The Democratic candidate for US President, Joe Biden, has been a major critic of President Donald Trump's handling of the coronavirus pandemic, from wearing a mask to denying funds to the global health body World Health Organization. If elected, he would inherit a haphazard pandemic response, said several researchers contacted by Nature in its study.

Since early polls hint that Democratic challenger Joe Biden and his running mate, Senator Kamala Harris of California, have a lead over Trump, a win in elections will push him to lead a country in the throes of the coronavirus pandemic that has destroyed lives and livelihoods, besides a deeply divided public opinion on the true extent of the crisis.

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"The problem with our whole response is that we've been changing the response since day one," said Georges Benjamin, the executive director of the American Public Health Association in Washington DC. He listed among others hurdles such as testing failures, a lack of contact tracing, confusion and debate about wearing face masks and restrictions on gatherings. Coming out with a strong response plan will be crucial for stabilizing both the crisis and the battered US economy, he said.

Biden's campaign team has been working on pandemic plans since March. It has promised to ramp up the country's test-and-trace programs; address racial and ethnic disparities in COVID-19 infection rates and outcomes; and rebuild pandemic-readiness programs cut by the Trump administration.

Turn-around time

Kavita Patel, a physician who advises on health policy for Kamala Harris but not part of the election campaign, insists that Biden's staff members "need to hit the ground running" in order to turn around the present crisis.

To begin with, Biden's team should undo the damage done by Trump's aversion to wearing masks, despite health researchers' assurance contrary to that. To bring a change in the public perception overnight may not be possible but hopefully the viral spread may bring about that change by the time the change in administration hopefully takes effect next year.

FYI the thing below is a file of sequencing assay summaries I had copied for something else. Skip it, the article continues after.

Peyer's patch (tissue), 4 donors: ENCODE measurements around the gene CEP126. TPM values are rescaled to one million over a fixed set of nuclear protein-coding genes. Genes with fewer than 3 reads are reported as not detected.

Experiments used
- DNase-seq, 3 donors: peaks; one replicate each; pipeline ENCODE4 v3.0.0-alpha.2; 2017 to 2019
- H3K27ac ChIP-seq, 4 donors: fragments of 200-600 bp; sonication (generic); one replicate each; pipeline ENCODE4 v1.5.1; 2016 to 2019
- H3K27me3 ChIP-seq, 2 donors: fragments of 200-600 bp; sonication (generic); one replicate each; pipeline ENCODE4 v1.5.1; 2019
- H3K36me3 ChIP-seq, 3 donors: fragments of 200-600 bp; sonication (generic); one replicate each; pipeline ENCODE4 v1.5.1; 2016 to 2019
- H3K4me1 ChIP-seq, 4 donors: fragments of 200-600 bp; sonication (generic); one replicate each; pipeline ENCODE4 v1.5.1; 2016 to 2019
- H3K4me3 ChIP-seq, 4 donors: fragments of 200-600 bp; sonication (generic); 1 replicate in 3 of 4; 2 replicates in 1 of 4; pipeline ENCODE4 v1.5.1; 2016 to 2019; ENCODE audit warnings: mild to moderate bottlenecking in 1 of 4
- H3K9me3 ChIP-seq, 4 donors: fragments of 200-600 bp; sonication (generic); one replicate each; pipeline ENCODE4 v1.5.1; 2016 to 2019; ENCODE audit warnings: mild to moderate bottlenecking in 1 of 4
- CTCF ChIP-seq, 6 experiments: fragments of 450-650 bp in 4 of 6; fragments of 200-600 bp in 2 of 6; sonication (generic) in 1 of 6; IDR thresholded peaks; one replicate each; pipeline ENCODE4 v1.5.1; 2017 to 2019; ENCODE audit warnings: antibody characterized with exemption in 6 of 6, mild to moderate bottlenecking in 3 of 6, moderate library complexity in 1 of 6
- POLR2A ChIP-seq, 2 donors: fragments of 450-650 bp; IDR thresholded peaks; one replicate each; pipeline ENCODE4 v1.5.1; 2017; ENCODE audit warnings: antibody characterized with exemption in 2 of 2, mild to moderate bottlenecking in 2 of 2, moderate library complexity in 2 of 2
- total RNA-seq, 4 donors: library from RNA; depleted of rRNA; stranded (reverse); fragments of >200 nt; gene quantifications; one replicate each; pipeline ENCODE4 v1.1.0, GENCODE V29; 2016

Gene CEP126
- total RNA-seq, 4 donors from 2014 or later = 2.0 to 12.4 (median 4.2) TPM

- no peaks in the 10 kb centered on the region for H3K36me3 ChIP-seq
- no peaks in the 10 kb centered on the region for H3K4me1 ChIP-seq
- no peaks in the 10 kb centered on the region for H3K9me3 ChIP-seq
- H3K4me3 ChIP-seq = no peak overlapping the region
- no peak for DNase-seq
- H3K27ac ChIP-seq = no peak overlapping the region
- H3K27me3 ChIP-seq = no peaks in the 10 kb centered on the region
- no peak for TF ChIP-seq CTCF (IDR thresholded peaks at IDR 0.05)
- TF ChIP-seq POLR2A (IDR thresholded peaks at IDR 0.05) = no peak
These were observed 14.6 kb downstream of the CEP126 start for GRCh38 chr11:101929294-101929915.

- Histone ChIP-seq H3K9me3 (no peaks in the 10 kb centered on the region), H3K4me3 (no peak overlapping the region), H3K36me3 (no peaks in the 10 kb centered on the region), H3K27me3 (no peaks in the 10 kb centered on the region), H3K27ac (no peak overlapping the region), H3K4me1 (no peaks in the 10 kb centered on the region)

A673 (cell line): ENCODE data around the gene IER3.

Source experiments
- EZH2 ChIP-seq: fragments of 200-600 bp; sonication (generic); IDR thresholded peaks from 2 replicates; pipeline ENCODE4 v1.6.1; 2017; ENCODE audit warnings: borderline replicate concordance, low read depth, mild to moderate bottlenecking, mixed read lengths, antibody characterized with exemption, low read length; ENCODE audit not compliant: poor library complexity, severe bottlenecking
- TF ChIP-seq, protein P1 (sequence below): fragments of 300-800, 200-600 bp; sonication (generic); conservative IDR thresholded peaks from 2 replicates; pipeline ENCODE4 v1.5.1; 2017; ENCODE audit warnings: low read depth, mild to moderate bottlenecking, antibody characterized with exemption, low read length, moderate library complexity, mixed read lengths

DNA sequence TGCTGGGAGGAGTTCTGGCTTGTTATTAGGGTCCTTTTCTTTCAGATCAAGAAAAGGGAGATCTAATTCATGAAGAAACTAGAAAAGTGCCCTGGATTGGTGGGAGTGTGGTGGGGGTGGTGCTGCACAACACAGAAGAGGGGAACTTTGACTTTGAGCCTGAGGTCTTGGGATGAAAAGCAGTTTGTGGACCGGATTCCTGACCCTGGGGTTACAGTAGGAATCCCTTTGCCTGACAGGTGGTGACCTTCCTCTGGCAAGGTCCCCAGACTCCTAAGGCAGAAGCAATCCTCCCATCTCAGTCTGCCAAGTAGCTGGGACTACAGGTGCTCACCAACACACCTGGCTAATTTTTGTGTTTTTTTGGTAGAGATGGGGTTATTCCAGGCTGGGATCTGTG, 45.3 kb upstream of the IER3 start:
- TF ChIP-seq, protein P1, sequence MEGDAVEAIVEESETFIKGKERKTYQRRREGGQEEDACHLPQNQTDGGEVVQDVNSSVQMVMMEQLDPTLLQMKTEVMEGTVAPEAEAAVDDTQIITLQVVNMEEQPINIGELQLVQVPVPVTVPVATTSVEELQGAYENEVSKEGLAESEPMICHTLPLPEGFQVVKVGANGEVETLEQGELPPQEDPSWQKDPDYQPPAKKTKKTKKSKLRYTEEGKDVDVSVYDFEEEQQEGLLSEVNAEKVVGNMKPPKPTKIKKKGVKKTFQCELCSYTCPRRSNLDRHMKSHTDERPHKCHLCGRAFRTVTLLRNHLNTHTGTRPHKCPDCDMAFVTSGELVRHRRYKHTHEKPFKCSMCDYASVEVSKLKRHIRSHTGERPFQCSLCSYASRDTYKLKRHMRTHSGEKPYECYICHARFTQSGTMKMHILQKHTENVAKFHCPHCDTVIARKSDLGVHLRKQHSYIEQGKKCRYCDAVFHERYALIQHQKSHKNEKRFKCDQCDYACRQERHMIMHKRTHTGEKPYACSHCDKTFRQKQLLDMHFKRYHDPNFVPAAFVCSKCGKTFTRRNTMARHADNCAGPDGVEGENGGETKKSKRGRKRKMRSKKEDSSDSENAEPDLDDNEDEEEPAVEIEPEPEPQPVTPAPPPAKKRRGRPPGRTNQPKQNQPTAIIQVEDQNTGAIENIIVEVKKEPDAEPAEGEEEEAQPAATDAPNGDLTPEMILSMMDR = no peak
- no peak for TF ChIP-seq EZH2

"We need to figure out a bipartisan push and identify who are the right messengers," said Marta Wosińska, the deputy director of Duke University's Margolis Center for Health Policy in Durham, North Carolina.

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If Biden wins, the first task of his administration will have to be to restore public trust in the Centers for Disease Control and Prevention (CDC) and the Food and Drug Administration (FDA) -- both criticized by Trump repeatedly in the last six months of pandemic. The CDC has overhaul itself and become transparent, to guide the public on risks of reopening restaurants, schools and public spaces. "Agency scientists feel marginalized and that their voices aren't heard," Patel said. "You need someone who can reinvigorate them."

Support to WHO

If elected, Biden has committed to support the World Health Organization (WHO) and restore funding the global health body that Trump began to withdraw since July. It goes along with the U.S. eventually joining its international COVAX facility, which is rigorously striving to find and manufacture coronavirus vaccines.

Unless international partnerships, including COVAX are pursued vigorously, finding vaccine for all will not be easy. "We haven't come to the table with other countries on vaccines, and that could change the course of how things play out," she pointed out, vouching for these partnerships to expand global manufacturing. Biden's team has pledged that an eventual vaccine will be priced fairly.

Moving ahead, researchers hope that a Biden administration will build up US health infrastructure to better prepare for future pandemics, an initiative that was kickstarted by the Bush Administration but undermined by Trump."We absolutely know how to do this. We know what it looks like," said Benjamin. "We just have to have the leadership and the commitment of resources to do it."